In v0.22.0, the new Explorer backend has been introduced, providing better scalability for Weave GitOps Enterprise. The Explorer now supports Flux sources, and the Applications UI and Sources UI can be configured to use the Explorer backend for an improved user experience.

GitOpsSets offer enhanced templating for numbers and object chunks, and cluster bootstraps now sync secrets without waiting for ControlPlane readiness. The Explorer collector utilizes impersonation, and a feature flag has been added for replacing Applications and Sources with the query service backend. Bug fixes include addressing Git authentication checks, non-deterministic GitRepository template application, and improved support for “View Open PRs” in different URL formats.

Documentation updates include instructions for configuring Weave GitOps Enterprise to create PRs in Azure DevOps and user guides for raw templates and chart paths. In addition, updates cover secrets management, using private Helm repositories, and frontend development process improvements.

You might be interested in our recent blog post about how to use Weave GitOps as your Flux UI as well.


The team has recently released Terraform Controller v0.15.0-rc.1 which supports Flux v2.0.0-rc.1. This update brings significant improvements and moves us closer to the Flux GA.

⚠️Important Note:⚠️ With this release, there are breaking changes to be aware of:

  • Terraform Controller now uses API version v1alpha2, deprecating v1alpha1.
  • This version is not compatible with Flux v2 v0.41.x and earlier versions.

Flux Subsystem for Argo

The team has recently shared a sneak preview of the new version of Flamingo, a powerful drop-in extension for Argo CD that seamlessly integrates Flux as a GitOps engine in any Argo CD environments.

Now with the ability to switch between Argo CD UI and Weave GitOps (the UI for Flux), Flamingo aims to take DevOps and GitOps user experiences to the next level with this integration.

You might be interested in this blog post on the Weaveworks blog about Flamingo.

New additions to the Flux Ecosystem

AWS Labs introduced their new project awslabs/aws-cloudformation-controller-for-flux. It is a Flux controller for managing AWS CloudFormation stacks and helps you to store CloudFormation templates in a git repository and automatically sync template changes to CloudFormation stacks in your AWS account with Flux.

Check out the demo and example.

Recent & Upcoming Events

It’s important to keep you up to date with new features and developments in Flux and provide simple ways to see our work in action and chat with our engineers.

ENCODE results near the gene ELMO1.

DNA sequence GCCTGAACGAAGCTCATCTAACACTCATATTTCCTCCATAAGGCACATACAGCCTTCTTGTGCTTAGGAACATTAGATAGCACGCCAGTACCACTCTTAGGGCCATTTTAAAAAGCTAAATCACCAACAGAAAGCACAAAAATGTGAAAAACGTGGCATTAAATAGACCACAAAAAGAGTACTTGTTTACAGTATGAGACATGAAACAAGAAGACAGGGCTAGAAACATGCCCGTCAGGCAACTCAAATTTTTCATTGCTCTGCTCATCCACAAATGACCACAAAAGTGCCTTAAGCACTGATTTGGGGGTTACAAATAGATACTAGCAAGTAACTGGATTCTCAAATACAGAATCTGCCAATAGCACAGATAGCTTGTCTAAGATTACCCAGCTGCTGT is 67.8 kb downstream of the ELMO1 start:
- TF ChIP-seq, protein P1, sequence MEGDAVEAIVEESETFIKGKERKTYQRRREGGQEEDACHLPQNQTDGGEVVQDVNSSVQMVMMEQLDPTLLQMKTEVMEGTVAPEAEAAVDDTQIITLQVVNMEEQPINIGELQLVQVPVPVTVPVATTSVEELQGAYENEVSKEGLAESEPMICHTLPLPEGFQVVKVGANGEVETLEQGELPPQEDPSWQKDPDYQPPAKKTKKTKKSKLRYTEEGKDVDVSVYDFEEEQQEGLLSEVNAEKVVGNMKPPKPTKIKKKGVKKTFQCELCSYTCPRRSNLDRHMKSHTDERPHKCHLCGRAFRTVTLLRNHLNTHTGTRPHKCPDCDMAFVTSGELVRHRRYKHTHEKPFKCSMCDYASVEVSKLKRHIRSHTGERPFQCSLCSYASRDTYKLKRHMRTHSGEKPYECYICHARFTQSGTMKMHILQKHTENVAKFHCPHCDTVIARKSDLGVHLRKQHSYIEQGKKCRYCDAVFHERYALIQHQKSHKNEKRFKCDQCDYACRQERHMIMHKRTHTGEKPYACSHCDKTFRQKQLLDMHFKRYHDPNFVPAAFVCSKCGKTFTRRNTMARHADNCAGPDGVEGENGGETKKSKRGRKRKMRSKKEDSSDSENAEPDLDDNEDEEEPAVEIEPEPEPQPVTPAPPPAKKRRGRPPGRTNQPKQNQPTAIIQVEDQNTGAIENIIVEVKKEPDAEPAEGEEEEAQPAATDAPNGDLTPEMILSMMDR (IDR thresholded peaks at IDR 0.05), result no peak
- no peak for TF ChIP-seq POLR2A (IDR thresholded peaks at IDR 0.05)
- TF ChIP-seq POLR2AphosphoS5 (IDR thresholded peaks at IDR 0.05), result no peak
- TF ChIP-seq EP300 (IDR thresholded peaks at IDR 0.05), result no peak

cdCon + GitOpsCon North America 2023

cdCon + GitOpsCon NA 2023 is only a few days away. It will happen May 8-9 in Vancouver, Canada. Of course Team Flux will be there to talk about all things GitOps!

Here’s what we put in our calendar:

OSS Summit North America 2023

Open Source Summit NA 2023 is coming up May 10-12 in Vancouver, Canada. It plays host great number of sub-conferences in many of which you will see Flux goodness happening.

Here are a few that we are looking forward to:

Recent Events (ICYMI) 📺

We feel blessed to have such a big community of users, contributors and integrators and so many are happy to talk about their experiences. In April here are a couple of talks we would like to highlight.

CloudNativeCon / KubeCon EU 2023

CloudNativeCon / KubeCon is the most important event for us, as it’s such a great venue to meet contributors, friends, end-users and folks who are generally interested. It was a very busy event and luckily Team Flux was there as a big group, so we were able to respond to all requests.

We kicked off the event with the Flux Project Meeting, which saw 4 hours of updates from the maintainers, lots of time for Q&A, story telling and a good opportunity to get to know each other.

Next up was the CNCF Graduated Projects Update, here is the link to the timestamp where we provided the Flux update.

Many folks were looking forward to hear how we envision Flux is used in an OCI world. Luckily Hidde and Stefan gave a talk about it:

We thank the Cloud Native Computing Foundation for setting up a Graduation Celebration for Argo and Flux, the two GitOps solutions which graduated around the same time! Cupcake time for everyone!

Last up was a great panel which featured Priyanka Ravi, Weaveworks; Christian Hernandez, Red Hat; Filip Jansson, Strålfors; Roberth Strand, Amesto Fortytwo; Leigh Capili, VMware.

They all talked about “How GitOps Changed Our Lives & Can Change Yours Too!”. Priyanka “Pinky”, Leigh and Roberth are long-time friends of Flux.

And thanks a lot to the Cloud Native Photo Crew, who took these pictures:

Upcoming Events 📆

We are happy to announce that we have a number of events coming up in May - tune in to learn more about Flux and GitOps best practices, get to know the team and join our community.

Flux Bug Scrub

Our Flux Bug Scrubs still are happening on a weekly basis and remain one of the best ways to get involved in Flux. They are a friendly and welcoming way to learn more about contributing and how Flux is organised as a project.

The next dates are going to be:

We are flexible with subjects and often go with the interests of the group or of the presenter. If you want to come and join us in either capacity, just show up or if you have questions, reach out to Kingdon on Slack.

We really enjoyed this demo of the k3d git server recently. It’s a local Git server that runs outside of Kubernetes, to support offline dev in a realistic but also simple way that does not depend on GitHub or other hosted services.